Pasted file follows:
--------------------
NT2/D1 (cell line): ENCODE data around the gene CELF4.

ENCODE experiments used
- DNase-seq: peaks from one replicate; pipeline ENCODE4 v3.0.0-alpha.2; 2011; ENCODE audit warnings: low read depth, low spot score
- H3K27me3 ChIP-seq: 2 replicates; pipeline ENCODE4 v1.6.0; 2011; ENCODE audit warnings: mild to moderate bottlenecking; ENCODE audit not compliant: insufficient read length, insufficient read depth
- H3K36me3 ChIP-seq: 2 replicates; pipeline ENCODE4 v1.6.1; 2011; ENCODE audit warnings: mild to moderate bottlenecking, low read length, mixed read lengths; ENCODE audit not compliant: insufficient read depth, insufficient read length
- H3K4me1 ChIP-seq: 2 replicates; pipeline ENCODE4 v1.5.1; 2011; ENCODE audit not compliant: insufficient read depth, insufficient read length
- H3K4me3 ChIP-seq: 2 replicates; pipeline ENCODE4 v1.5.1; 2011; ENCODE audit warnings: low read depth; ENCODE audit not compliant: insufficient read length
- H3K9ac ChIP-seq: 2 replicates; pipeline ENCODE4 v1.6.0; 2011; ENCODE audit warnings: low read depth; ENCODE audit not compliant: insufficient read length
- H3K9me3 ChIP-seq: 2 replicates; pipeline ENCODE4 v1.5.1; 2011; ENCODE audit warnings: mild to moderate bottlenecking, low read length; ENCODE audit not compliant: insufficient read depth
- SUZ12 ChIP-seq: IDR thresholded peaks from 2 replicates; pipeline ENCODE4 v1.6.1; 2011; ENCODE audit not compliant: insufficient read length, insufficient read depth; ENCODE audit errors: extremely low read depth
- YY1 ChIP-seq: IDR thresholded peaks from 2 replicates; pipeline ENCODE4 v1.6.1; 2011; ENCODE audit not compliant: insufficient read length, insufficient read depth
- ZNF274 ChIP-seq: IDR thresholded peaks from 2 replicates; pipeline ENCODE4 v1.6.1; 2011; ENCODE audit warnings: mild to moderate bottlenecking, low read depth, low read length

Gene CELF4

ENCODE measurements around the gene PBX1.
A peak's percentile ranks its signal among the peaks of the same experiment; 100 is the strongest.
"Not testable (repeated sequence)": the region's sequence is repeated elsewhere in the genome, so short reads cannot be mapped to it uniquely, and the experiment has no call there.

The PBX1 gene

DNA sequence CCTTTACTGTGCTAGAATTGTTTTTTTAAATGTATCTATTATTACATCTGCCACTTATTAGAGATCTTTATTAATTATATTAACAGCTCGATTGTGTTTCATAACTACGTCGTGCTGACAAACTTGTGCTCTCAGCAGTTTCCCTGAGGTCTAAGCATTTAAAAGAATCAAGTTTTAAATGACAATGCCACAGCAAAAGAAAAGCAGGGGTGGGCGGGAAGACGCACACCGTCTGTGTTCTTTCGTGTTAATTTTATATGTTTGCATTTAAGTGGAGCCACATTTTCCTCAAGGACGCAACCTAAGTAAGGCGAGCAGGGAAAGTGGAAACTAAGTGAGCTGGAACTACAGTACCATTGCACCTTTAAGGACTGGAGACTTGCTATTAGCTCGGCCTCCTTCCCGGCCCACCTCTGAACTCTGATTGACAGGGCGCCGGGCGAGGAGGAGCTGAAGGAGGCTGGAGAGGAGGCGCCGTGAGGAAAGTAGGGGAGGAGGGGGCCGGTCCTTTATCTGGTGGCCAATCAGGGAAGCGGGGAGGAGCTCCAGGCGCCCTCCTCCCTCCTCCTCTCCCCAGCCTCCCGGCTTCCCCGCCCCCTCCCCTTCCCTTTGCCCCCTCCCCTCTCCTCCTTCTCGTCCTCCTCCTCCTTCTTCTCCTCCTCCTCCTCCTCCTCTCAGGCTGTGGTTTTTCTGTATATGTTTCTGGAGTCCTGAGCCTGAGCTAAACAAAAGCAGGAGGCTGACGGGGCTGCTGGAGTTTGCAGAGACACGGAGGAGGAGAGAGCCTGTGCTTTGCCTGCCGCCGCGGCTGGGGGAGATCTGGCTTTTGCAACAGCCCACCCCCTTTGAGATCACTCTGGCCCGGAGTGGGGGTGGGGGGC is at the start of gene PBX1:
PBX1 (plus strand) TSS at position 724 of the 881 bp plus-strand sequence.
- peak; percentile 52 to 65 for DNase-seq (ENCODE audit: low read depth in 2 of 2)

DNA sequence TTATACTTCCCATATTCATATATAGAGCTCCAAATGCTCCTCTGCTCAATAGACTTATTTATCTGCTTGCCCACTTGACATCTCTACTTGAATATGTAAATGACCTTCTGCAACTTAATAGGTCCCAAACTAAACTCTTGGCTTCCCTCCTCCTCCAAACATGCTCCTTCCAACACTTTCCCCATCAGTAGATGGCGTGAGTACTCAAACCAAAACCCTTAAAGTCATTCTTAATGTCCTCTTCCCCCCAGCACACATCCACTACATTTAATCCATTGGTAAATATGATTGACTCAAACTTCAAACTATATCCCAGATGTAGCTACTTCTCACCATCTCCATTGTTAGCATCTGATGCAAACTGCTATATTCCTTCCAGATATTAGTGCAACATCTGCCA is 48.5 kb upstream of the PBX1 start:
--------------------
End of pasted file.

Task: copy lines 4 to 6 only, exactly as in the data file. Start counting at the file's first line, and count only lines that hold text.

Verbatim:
- H3K27me3 ChIP-seq: 2 replicates; pipeline ENCODE4 v1.6.0; 2011; ENCODE audit warnings: mild to moderate bottlenecking; ENCODE audit not compliant: insufficient read length, insufficient read depth
- H3K36me3 ChIP-seq: 2 replicates; pipeline ENCODE4 v1.6.1; 2011; ENCODE audit warnings: mild to moderate bottlenecking, low read length, mixed read lengths; ENCODE audit not compliant: insufficient read depth, insufficient read length
- H3K4me1 ChIP-seq: 2 replicates; pipeline ENCODE4 v1.5.1; 2011; ENCODE audit not compliant: insufficient read depth, insufficient read length